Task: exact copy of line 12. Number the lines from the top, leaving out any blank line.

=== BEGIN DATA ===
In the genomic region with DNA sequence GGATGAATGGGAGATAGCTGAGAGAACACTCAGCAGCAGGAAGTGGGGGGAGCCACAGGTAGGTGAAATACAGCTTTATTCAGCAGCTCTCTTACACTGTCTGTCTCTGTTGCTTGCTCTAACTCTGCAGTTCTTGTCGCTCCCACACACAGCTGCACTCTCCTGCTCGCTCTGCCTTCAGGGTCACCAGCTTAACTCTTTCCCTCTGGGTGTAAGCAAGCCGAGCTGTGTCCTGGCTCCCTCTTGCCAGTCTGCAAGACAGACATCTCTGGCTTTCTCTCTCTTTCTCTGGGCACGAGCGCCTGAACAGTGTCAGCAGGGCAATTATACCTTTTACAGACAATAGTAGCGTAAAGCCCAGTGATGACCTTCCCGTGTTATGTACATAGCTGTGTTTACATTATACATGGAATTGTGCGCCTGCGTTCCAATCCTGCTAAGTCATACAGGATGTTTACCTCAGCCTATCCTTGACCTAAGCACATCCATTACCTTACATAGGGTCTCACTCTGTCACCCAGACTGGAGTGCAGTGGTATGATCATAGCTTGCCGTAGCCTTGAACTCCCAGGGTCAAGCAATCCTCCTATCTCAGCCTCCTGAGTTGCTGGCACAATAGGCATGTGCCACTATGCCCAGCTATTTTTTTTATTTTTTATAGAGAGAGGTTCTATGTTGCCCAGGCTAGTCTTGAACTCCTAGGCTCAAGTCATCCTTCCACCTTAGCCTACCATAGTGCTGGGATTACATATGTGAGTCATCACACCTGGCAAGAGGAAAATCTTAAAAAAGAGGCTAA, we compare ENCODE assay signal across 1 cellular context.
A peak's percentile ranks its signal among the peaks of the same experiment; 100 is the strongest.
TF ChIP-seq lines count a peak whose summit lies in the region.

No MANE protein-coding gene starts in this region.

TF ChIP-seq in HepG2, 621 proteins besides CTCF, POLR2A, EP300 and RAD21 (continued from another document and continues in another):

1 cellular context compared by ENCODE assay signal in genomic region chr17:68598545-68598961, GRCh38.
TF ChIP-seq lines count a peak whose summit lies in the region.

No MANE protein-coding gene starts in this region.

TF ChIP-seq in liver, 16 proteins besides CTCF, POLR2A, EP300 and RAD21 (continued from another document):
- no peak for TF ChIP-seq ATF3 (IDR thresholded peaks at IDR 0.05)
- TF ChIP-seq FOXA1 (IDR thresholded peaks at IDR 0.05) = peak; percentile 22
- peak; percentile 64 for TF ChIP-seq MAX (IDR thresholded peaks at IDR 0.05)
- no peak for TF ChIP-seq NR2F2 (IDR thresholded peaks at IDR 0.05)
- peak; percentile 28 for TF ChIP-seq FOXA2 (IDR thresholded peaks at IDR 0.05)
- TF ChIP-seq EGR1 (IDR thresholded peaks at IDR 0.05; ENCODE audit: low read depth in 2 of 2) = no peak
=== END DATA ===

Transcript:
- peak; percentile 64 for TF ChIP-seq MAX (IDR thresholded peaks at IDR 0.05)